Every so often, some suggest reconsidering the Taif Accords, the constitution that the Lebanese state is supposed to observe. Hezbollah Secretary-General Hassan Nasrallah, for instance, has advocated establishing a constituent assembly. Similarly, Christian leaders — notably the Maronite Patriarch — have proposed enacting a new national pact or amending the Taif Accords.
The Taif Accords, signed on Nov. 10, 1989, were an inevitable necessity. The Lebanese people desperately needed to put an end to the long and bloody civil war, which had taken a huge toll on everyone involved. Moreover, the Lebanese lacked a national reconciliation plan or a group capable of saving the country. Once the war had run its course in Lebanon, there was an international and regional desire to change the region's political course. This was later known as the “New World Order,” which was catalyzed by a series of radical political changes: the break-up of the Soviet Union and the first Gulf war. In the midst of global turmoil, the necessary internal reconciliation coincided with favorable regional and international developments.
The Taif Accords represented a compromise between Lebanese parties to end the war internally, regardless of external factors. The agreement tackled many essential points pertaining to the structure of the political system and to the sovereignty of the Lebanese state. Additionally, the Taif Accords were decisive in determining the Arab identity of Lebanon and in providing more equitable representation for Muslims. The importance of this agreement lies in the fact that it addressed the deepest rifts of the conflict, while blocking foreign interference.
The Taif Accords were preceded by internal political and administrative reforms. They clearly defined the socio-economic system as a free economy and the nation’s political system as democratic, while emphasizing the necessity of balance, justice, social equity and administrative decentralization. In that sense, the Taif Accords were an amalgamation of all the previous national dialogues that had been held for implementing reforms, ending the war and reconstructing the state. It did not force clauses on the Lebanese people that were out of line with their views.
This internal settlement was based on two demands: the Muslim demand of ensuring an equitable confessional formula, and the Christian demand of preserving the state's independence and sovereignty.
Although the Taif Accords' core aim was reaching national accord, many sects neither understood nor accepted their foundation. Shortly before reaching the agreement, the Maronite sect was assigned a dominant role. The constitution gave the Maronite president ultimate executive power, in addition to a parliamentary majority. Maronites were the state’s flag bearers; they were the sect concerned with preserving the identity of Lebanon. Muslims, on the other hand, were accused of prioritizing Arabism over Lebanonism.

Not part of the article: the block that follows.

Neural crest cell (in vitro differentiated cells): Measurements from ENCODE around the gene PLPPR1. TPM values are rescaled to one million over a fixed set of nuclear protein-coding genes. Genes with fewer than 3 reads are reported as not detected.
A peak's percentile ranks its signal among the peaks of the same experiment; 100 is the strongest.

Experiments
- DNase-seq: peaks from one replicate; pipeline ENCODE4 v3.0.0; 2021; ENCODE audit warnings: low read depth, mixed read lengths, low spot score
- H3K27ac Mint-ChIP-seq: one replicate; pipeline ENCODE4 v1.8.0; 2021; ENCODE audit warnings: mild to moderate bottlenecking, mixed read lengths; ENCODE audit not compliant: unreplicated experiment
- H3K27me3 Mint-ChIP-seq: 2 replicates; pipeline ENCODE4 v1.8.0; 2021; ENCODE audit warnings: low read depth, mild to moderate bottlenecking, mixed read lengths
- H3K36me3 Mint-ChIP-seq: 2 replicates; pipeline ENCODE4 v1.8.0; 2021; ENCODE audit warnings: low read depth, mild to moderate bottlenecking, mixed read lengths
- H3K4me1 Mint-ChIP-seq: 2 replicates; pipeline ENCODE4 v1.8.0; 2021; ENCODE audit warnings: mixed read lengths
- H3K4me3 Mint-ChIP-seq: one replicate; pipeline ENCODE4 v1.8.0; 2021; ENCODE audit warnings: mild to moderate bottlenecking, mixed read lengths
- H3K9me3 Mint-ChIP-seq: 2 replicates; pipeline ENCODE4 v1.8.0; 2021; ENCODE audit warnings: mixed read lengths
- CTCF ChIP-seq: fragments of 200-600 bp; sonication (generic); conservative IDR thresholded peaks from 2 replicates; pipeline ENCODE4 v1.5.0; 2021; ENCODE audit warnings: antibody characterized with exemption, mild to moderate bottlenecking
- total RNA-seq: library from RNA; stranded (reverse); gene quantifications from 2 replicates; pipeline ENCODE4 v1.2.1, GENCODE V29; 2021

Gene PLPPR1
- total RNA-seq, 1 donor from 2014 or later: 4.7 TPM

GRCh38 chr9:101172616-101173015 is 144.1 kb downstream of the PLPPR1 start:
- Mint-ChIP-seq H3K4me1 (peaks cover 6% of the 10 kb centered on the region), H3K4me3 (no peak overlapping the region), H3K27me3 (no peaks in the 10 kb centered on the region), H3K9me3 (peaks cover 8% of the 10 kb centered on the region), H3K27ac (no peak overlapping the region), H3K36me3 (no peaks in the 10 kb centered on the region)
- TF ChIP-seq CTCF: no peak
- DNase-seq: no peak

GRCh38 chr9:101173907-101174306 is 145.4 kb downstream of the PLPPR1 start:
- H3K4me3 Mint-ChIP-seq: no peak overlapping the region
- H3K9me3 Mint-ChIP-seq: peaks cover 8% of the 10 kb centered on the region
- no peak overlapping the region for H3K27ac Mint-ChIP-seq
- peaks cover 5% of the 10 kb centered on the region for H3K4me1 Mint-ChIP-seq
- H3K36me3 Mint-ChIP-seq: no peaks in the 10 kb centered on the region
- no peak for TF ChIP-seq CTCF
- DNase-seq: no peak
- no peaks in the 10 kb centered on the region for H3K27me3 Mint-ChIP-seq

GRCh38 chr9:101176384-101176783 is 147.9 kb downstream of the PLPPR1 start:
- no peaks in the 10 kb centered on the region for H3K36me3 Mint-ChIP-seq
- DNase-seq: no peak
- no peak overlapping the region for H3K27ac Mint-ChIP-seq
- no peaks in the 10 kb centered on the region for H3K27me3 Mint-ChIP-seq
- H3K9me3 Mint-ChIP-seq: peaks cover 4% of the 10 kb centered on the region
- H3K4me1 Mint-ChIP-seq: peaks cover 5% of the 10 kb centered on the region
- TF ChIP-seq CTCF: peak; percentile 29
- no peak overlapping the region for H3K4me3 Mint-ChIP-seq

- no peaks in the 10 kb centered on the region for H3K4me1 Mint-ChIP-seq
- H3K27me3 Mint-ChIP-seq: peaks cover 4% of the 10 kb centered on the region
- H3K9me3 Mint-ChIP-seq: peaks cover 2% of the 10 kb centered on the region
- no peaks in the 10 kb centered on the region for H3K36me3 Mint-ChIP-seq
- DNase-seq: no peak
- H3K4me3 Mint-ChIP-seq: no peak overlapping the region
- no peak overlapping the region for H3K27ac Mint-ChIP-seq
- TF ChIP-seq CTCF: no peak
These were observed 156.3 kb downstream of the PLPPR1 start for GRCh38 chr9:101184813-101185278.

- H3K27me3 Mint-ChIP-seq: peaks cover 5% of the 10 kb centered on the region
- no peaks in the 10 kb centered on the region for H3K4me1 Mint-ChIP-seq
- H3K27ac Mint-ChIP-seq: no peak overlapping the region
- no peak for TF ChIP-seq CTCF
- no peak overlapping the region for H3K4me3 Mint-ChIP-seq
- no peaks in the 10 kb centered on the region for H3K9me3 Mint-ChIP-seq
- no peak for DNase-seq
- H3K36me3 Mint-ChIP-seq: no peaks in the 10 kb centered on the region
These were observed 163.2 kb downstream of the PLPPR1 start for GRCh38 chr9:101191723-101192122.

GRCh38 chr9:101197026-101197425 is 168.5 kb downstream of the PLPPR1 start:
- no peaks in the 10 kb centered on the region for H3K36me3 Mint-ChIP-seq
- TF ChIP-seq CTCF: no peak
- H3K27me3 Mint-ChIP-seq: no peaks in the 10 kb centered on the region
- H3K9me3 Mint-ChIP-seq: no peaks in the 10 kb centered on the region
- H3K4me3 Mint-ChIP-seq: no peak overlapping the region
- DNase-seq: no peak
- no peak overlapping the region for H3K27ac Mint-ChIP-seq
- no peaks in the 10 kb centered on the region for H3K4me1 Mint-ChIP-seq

The Muslim conviction that they had defeated the Christians served as a clear sign of their misunderstanding of the Taif Accords. All Lebanese parties paid a costly price during the war. But Muslims thought that they could replace Maronite political preeminence with Sunni-Shiite leadership. As a result, the Christians saw the agreement as an unjust plan to replace the Maronites' key role. They refused to hand over Lebanon, their homeland and shelter, and they rejected the confessional power-balancing formula of the Taif Accords.
The Muslim and Christian view of the agreement failed to understand the national reconciliatory aim. Thus, a conflict over preserving or re-acquiring dominance surfaced.
Has the time come to amend the Taif Accords and change the balance of power in Lebanon? Many observers think this question is premature for several reasons:
First, the Taif Accords stemmed from both regional and international developments whose results continue in effect. Although there have been many regional developments in subsequent years, the political equilibrium is still very much the same.
Second, the Taif Accords constituted one facet of a regional-international settlement in the region. It ended the “war of liberation” that was waged by Gen. Michel Aoun against all foreign forces in a bid to curtail the Syrian presence in Lebanon, but it resulted in his ousting. The same settlement is still effective today.
Third, the key powers — the US, Saudi Arabia and Syria — approved back then of the Taif Accords’ formula, but the situation today differs. Given the raging Syrian crisis, the Syrian regime is no longer in a position to impose conditions, while the US and Saudi Arabia have maintained their stability and influence. In other words, the regional-international settlement that imposed the Taif Accords remains highly influential. But the regional ally of those parties that want the accords amended faces a critical situation. Syria is currently in need of a roadmap similar to the national accord of Taif.
The current plight of the Lebanese political system is that some parties think amending the Taif Accords is impossible without continuing with its implementation first. Other parties believe that the decision to amend the accords must be solely made in Lebanon, a prospect unlikely to ever happen.
Mohammad Harfoush is a Lebanese journalist reporting for the Kuwaiti Al-Anbaa newspaper and the author of Eritrea: Basic Facts.